The teacher and school factors selected by lasso are also highlighted by the research literature as important elements in relation to student achievement and social-emotional development. The relationship between teachers’ classroom practices and student achievement as well as student attitudes and behaviours is well established in past research (Blazar and Kraft, 2017[35]; Hattie, 2009[5]; Le Donné, Fraser and Bousquet, 2016[24]; Muijs et al., 2014[37]). The importance of classroom characteristics, in particular the classroom’s student composition in terms of socio-economic background and ability level echoes what education research finds in relation to peer effects (Carrell and Hoekstra, 2010[38]; Gaviria and Raphael, 2001[39]; Sacerdote, 2011[40]). Similarly, past research also established the link between school-level factors such as school culture and school leadership, and student outcomes, especially academic achievement (Ainley and Carstens, 2018[27]; Chapman et al., 2015[41]; Hallinger, 2018[42]; Hallinger, 2015[43]).

Standard regressions allow a more detailed focus on specific characteristics and practices of teachers and schools that matter for student achievement and social-emotional development. These factors are: teachers’ classroom practices, teachers’ use of working time, teachers’ well-being and job satisfaction, classroom characteristics and school culture (Figure 1.1). This section describes the findings of Chapters 2 and 3 that hold on average across the TALIS-PISA link countries and economies, and for at least two countries.

What teachers do in the classrooms matters for both student achievement and social-emotional skills, particularly student behaviour in class. Students tend to perform better on average the more class time teachers spend on actual teaching and learning. This finding suggests that students’ opportunity to learn is important for student achievement, and this is borne out by the research (Schmidt, Zoido and Cogan, 2014[44]). Clearly, students’ opportunities to learn are closely linked to the amount of time allocated to academic instruction (Muijs et al., 2014[37]) and the link between the quantity and pacing of instruction, and student achievement is also consistently confirmed by past research (Muijs et al., 2014[37]). The amount of time students are actively engaged in learning during a lesson is, in turn, highly related to the classroom’s disciplinary environment and the teacher’s classroom management practices and skills (Muijs et al., 2014[37]). When teachers do not actually teach and students do not learn in class, it is usually either due to disciplinary issues or administrative tasks. As previous TALIS findings show, experienced teachers spend more time on actual teaching and learning partly because they teach in less challenging classrooms (OECD, 2019[29]). The positive association between the share of class time spent on actual teaching and learning – as opposed to administrative and classroom management tasks – and student achievement may also point to a reverse causal relationship. More disruptive classrooms are more likely to have lower-achieving students, which, in turn, leads to more time spent on other tasks such as keeping order and administrative tasks. TALIS-PISA link results suggest that opportunities to learn are more closely linked to student performance in mathematics than in reading and science.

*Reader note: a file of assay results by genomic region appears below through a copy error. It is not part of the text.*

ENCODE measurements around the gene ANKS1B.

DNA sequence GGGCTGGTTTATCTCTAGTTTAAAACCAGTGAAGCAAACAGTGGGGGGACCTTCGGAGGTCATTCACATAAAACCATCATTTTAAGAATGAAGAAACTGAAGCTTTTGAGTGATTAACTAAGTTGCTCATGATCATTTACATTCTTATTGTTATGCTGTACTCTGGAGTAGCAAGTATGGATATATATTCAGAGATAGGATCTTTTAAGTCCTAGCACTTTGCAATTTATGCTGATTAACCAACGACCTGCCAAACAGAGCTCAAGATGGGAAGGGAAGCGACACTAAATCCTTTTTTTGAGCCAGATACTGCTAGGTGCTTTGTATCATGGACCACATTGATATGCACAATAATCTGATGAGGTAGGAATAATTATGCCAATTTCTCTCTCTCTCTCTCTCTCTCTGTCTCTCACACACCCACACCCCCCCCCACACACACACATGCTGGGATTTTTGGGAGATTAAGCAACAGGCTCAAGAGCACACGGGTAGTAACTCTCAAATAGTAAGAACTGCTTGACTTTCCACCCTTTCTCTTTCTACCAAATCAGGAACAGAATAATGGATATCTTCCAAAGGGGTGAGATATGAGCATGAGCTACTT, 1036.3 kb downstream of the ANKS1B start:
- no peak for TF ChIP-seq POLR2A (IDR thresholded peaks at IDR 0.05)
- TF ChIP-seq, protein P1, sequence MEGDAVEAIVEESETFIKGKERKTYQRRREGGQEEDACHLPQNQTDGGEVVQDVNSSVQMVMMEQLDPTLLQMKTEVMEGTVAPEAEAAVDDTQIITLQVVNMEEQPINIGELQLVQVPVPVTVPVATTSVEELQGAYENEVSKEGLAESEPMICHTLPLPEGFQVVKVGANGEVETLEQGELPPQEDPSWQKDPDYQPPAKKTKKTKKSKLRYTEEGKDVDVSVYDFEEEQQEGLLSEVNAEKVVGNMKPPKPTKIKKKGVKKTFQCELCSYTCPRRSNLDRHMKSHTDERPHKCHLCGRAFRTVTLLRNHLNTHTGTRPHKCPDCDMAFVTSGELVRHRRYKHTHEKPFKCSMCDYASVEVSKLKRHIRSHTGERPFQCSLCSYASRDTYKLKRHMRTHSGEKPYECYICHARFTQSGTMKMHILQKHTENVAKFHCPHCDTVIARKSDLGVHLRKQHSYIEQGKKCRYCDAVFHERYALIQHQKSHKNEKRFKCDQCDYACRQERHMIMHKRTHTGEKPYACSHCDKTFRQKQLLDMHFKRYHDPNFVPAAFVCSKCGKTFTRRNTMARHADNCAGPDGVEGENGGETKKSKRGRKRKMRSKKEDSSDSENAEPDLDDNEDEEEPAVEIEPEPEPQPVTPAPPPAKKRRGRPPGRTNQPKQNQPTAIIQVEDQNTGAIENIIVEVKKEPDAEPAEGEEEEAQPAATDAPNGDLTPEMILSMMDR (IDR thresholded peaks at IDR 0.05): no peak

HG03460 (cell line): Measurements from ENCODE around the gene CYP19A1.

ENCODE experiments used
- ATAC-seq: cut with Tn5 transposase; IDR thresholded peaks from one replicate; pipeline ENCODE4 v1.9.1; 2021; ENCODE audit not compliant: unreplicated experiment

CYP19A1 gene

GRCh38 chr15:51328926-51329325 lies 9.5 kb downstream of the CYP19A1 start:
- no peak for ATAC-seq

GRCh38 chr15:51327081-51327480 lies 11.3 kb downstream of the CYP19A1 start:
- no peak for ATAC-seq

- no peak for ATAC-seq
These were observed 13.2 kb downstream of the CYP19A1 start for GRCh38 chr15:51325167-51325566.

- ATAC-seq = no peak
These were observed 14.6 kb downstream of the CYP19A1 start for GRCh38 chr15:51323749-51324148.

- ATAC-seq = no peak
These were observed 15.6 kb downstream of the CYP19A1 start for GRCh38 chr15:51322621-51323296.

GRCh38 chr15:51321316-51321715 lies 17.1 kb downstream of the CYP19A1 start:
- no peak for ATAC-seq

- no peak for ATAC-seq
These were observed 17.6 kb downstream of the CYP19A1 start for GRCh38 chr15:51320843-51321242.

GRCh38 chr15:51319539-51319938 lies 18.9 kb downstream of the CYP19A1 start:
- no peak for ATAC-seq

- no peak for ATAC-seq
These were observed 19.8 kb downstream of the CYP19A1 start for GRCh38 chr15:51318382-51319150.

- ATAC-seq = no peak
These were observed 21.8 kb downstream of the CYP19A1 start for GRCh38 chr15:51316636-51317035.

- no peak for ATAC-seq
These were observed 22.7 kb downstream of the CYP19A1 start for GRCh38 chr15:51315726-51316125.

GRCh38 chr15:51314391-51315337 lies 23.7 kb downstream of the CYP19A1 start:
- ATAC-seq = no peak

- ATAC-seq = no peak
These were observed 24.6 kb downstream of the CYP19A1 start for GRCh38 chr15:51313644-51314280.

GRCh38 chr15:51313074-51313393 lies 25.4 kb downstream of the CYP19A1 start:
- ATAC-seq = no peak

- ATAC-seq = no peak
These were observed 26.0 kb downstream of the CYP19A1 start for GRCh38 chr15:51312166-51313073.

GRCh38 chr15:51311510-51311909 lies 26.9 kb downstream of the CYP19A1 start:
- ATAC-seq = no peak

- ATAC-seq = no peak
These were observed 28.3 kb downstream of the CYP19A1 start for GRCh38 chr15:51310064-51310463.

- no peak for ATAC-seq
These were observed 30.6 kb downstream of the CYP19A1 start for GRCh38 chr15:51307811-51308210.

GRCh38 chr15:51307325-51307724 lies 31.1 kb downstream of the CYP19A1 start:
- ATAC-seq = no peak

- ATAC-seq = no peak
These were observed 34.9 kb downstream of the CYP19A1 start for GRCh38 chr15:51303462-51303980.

Teacher-student interactions are also related to student behaviour in class. Results show that the more teachers report nurturing good relationships with students, the more students perceive them as enjoying teaching and the better it is for classroom disciplinary climate. In addition, there seems to be clear school patterns of disciplinary climate. There is a high degree of alignment in different stakeholders’ perceptions of school climate7 and consistency in the measures taken by school leaders and school teachers to address disciplinary issues. First, the more teachers report disciplinary issues, the more students report the same. Likewise, the less disciplined the classroom climate is, as reported by students, the more frequently principals report collaborating with teachers to solve classroom discipline problems, and the more time teachers report spending on communication and co-operation with parents. This does not necessarily mean that principals and teachers’ remedial measures are detrimental to student behaviour in class. Rather, this likely means that teachers spend more time on these kinds of activities when they feel students need it.

The findings of this report suggest that such vicious circles can be inverted by establishing positive relationships between teachers and students, and promoting a favourable climate for teachers’ work well-being. Results show that students tend to find their teachers more interested in their teaching when teachers report lower levels of work-related stress on average in the school. Teachers’ job satisfaction also matters for student performance. The more satisfied teachers are with their work environment, the better students tend to perform in school.8 This finding suggests that teachers’ satisfaction with their work environment can play a role in teachers’ attitudes, efforts and commitment, which, in turn, can eventually lead to better performance. But it can also signal the presence of self-enforcing dynamics. Teachers may be particularly satisfied when they work in schools attended by high-achieving students. In turn, these teachers might be particularly committed to helping their academically gifted students progress further. In addition, results signal the presence of differential effects across subjects as teachers’ satisfaction with their work environment seems to be more closely related to student performance in science than in reading and mathematics. While this may be explained by the fact that, unlike reading, students mainly acquire their knowledge in science at school, it can also point to the fact that certain requirements regarding the work environment, such as a well-equipped school laboratory, are critical for science teachers to do their work properly.